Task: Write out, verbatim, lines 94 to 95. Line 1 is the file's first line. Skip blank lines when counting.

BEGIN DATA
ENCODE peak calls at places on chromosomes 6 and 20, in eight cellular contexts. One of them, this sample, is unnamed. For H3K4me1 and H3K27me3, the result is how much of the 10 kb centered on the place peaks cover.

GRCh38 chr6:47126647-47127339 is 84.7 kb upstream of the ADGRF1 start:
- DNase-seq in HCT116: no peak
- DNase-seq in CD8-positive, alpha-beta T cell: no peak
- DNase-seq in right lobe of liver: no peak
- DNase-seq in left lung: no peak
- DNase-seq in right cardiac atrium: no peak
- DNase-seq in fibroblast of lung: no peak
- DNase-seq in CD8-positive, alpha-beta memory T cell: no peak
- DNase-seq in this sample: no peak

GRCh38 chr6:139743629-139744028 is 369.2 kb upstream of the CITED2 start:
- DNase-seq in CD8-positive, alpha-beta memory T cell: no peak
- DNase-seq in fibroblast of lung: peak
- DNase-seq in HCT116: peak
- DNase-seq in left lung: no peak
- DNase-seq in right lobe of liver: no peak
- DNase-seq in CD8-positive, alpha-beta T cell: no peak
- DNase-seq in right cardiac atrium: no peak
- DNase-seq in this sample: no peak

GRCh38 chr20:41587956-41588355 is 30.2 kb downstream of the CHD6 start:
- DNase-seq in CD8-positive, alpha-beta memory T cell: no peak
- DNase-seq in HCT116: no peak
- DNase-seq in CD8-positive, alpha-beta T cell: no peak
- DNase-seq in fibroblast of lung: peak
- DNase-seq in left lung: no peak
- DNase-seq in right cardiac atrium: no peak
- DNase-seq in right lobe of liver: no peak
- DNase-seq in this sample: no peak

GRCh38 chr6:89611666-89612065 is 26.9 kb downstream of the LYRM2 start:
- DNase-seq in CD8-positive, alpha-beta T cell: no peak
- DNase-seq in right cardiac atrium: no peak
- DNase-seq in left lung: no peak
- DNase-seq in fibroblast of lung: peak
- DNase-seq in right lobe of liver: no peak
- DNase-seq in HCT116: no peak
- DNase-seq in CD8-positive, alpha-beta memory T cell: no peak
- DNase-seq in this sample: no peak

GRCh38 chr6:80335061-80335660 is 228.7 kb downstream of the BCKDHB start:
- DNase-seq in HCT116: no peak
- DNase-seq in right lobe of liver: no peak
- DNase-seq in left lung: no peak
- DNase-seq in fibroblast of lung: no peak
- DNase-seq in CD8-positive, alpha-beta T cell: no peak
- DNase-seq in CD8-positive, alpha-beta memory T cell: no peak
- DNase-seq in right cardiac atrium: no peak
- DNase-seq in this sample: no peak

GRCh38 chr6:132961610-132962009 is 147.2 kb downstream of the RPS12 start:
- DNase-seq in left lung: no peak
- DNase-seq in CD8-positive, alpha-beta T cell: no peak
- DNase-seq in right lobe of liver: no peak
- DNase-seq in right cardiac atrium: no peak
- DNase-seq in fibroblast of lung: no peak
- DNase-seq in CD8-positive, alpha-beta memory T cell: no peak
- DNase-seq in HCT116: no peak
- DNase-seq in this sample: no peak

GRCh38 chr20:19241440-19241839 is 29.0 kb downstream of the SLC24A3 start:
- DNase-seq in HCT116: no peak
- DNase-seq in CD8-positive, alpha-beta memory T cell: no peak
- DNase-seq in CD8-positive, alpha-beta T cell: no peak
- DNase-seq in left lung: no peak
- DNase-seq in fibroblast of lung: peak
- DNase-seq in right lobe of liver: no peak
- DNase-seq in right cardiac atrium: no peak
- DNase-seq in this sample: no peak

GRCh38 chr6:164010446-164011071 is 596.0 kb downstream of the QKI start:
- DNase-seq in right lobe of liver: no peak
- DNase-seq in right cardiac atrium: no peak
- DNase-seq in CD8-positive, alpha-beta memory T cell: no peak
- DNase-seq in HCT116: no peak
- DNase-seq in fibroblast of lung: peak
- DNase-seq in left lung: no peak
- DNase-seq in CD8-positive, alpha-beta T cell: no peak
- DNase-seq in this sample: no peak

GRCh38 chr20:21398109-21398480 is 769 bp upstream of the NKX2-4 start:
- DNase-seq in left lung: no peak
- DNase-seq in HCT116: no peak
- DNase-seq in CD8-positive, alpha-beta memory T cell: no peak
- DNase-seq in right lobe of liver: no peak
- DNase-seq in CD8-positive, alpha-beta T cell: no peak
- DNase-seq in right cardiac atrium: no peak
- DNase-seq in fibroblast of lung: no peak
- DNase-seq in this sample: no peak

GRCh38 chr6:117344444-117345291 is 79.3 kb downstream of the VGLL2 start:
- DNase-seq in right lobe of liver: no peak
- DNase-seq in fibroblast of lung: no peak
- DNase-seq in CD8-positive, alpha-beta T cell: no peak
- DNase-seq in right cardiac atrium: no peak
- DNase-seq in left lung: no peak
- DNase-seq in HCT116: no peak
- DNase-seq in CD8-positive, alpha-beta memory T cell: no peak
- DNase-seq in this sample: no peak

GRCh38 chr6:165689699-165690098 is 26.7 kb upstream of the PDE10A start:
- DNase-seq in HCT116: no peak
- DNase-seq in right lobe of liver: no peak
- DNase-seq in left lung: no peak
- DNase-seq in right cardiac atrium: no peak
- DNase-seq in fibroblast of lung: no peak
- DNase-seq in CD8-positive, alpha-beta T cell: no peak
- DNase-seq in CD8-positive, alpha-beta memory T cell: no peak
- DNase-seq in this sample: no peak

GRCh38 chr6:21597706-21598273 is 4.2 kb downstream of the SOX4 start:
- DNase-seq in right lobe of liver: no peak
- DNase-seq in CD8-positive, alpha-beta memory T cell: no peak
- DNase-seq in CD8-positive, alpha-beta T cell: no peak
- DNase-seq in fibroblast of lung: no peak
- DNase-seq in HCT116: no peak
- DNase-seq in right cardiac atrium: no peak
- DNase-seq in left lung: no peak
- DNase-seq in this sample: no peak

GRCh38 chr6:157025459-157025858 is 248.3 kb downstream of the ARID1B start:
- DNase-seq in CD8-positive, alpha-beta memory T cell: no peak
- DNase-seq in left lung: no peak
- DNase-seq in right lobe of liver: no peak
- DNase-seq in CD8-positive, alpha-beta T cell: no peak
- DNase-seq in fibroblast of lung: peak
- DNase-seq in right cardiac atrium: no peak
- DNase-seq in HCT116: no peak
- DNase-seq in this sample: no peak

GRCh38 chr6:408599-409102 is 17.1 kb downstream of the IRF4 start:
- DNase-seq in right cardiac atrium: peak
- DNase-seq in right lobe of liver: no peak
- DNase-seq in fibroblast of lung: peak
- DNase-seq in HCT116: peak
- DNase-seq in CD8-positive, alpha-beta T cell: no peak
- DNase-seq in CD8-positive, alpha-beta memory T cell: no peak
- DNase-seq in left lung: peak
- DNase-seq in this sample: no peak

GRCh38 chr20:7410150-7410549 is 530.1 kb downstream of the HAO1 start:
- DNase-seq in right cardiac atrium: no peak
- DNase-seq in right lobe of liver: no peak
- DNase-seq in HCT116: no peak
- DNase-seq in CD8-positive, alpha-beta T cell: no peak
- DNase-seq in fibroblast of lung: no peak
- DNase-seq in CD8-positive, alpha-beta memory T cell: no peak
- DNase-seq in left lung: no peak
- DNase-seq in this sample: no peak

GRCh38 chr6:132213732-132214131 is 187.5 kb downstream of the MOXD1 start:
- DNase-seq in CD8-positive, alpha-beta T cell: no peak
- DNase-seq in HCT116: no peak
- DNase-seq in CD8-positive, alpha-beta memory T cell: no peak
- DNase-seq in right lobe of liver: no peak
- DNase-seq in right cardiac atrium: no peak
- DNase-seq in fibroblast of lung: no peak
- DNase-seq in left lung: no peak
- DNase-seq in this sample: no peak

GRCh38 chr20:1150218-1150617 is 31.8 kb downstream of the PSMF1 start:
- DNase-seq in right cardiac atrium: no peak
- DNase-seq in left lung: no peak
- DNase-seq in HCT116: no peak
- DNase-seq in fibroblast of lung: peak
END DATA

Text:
- DNase-seq in right lobe of liver: no peak
- DNase-seq in left lung: no peak